Middle East

Russia and US planes 'test safety protocols' in Syria

A Russian air force technician preparing a warplane for a mission at a base outside Latakia, Syria Image copyright EPA
Image caption Russia has been conducting its strikes from a base near the city of Latakia

One Russian and one American plane have carried out a "planned communications test" in the skies over Syria, US officials say.

The Pentagon said the test lasted around three minutes and was designed to "validate the safety protocols" agreed last month.

Last month both countries' planes entered the same "battle space" and came within miles of each other.

After this a deal was signed to avoid clashes between the two air forces.

The test was conducted in "south central Syria" and "assured that the first time this mode of communication was used would not be during an unplanned encounter," a Pentagon statement said.

A senior Russian military official said the test was designed to "to train crews and ground services for incidents of dangerous proximity of aircraft".

In September, Russia started carrying out air strikes against rebels in Syria, after Damascus suffered a string of defeats at the hands of both rebel forces and the Islamic State (IS) group.

Should there be a Syria no-fly zone?

High-stakes gamble over Syria

If not Assad, then who?

Where key countries stand

Earlier on Tuesday the Russian foreign ministry said it was not crucial for Syria's President Bashar al-Assad to stay in power, saying it was up to the Syrian people to decide.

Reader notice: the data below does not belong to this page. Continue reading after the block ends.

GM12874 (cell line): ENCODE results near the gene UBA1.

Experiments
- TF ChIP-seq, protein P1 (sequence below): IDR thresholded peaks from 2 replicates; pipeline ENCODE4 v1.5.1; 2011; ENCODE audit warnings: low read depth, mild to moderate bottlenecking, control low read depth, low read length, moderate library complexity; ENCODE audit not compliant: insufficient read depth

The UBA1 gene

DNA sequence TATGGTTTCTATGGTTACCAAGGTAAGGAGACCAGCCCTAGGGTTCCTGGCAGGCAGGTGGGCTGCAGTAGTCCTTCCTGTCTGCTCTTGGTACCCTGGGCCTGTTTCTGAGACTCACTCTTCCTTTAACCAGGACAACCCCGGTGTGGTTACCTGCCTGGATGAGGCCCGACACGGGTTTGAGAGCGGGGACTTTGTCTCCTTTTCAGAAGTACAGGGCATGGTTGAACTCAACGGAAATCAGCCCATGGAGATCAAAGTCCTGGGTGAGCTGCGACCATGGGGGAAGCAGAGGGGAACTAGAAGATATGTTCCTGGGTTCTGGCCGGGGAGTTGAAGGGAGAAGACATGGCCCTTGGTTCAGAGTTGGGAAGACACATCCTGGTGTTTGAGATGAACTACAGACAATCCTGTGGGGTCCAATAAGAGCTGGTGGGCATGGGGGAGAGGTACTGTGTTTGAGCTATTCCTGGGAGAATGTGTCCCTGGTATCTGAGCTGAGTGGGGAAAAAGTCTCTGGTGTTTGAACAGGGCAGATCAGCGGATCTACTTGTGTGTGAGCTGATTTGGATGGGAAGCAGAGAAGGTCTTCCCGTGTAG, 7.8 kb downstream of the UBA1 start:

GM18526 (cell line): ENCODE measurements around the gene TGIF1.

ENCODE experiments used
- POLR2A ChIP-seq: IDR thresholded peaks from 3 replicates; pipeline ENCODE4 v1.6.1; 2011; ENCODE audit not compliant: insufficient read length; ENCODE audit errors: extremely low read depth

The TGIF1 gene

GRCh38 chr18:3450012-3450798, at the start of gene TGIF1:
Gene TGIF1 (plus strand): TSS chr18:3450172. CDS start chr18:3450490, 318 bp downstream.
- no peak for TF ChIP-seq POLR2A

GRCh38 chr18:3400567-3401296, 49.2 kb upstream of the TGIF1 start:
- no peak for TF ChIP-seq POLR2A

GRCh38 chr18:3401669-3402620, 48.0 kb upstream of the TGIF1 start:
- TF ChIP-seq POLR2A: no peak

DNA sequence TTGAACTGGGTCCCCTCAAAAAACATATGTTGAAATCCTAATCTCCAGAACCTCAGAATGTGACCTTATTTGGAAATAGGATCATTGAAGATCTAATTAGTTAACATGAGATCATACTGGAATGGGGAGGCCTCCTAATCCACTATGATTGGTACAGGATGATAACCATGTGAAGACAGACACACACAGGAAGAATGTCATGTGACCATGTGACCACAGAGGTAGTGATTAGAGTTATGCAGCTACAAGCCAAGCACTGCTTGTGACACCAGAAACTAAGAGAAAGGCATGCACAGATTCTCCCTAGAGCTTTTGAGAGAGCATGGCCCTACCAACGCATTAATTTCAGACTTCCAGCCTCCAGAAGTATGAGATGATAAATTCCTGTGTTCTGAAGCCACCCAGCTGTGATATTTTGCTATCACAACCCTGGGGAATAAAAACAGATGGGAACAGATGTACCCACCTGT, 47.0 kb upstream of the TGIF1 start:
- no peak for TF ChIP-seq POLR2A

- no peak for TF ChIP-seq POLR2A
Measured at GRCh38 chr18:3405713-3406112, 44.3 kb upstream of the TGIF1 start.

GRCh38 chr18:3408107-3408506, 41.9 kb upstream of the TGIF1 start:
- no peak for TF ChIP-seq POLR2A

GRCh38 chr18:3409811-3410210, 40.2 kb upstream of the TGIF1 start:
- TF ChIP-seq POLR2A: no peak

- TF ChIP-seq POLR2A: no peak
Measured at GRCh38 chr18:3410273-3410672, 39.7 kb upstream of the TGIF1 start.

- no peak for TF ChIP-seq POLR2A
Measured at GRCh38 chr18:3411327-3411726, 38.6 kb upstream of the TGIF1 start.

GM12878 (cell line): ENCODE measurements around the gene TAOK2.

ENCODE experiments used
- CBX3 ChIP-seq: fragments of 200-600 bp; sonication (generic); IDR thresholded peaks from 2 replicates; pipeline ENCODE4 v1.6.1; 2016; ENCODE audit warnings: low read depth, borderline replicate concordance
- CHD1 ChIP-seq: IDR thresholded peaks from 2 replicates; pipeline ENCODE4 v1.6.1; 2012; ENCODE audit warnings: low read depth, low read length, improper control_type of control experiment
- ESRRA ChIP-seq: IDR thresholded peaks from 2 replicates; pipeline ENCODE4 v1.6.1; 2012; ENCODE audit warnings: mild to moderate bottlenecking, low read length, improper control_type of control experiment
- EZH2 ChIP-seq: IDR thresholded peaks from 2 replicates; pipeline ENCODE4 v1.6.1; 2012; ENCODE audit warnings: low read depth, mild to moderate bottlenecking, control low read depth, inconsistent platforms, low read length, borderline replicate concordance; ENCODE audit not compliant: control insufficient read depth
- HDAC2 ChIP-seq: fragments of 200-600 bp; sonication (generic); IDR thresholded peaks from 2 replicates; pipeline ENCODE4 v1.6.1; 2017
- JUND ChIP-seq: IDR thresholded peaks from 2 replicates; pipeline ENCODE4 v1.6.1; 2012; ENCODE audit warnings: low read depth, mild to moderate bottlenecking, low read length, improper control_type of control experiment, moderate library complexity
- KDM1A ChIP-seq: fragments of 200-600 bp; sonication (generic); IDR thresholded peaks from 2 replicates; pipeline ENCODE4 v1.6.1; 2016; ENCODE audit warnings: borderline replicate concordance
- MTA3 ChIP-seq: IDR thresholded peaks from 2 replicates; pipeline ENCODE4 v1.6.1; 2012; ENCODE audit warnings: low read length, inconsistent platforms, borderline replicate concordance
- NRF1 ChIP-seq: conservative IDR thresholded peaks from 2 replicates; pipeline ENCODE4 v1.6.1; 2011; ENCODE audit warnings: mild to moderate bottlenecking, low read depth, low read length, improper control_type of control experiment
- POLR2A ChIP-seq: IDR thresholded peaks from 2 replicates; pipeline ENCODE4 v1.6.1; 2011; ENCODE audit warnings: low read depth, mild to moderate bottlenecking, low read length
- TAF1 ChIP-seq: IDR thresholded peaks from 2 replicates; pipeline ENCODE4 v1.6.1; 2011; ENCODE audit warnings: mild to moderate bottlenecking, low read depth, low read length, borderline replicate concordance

However, a spokeswoman for the ministry said that this did not represent a change of position.

When asked if saving the Syrian leader was a matter of principle for Russia, spokeswoman Maria Zakharova said: "Absolutely not, we never said that."

Russia is supporting the Syrian government with air strikes on rebels.

Russia is seen as one of Mr Assad's strongest backers. His future is seen as a key sticking point between those backing rival sides in the conflict.

The US has said Mr Assad can have no part in Syria's political future.

Earlier on Tuesday, Russian Deputy Foreign Minister Mikhail Bogdanov said that Moscow was aiming to host a round of talks between Syrian government officials and members of the country's opposition in Moscow next week.

Last week world powers - including key Assad ally Iran for the first time - met in Vienna and agreed to renew efforts to end the conflict.

The ministers agreed to ask the United Nations to start a process that could lead to a ceasefire and new elections. New talks are due in two weeks.


Image copyright AP

Why is there a war in Syria?

Anti-government protests developed into a civil war that, four years on, has ground to a stalemate, with the Assad government, Islamic State, an array of Syrian rebels and Kurdish fighters all holding territory.

Who is fighting whom?

Government forces concentrated in Damascus and the centre and west of Syria are fighting the jihadists of Islamic State and al-Nusra Front, as well as less numerous so-called "moderate" rebel groups, who are strongest in the north and east. These groups are also battling each other.

What's the human cost?

More than 250,000 Syrians have been killed and a million injured. Some 11 million others have been forced from their homes, of whom four million have fled abroad - including growing numbers who are making the dangerous journey to Europe.

How has the world reacted?

Iran, Russia and Lebanon's Hezbollah movement are propping up the Alawite-led Assad government, while Turkey, Saudi Arabia and Qatar back the more moderate Sunni-dominated opposition, along with the US, UK and France. Hezbollah and Iran are believed to have troops and officers on the ground, while a Western-led coalition and Russia are carrying out air strikes.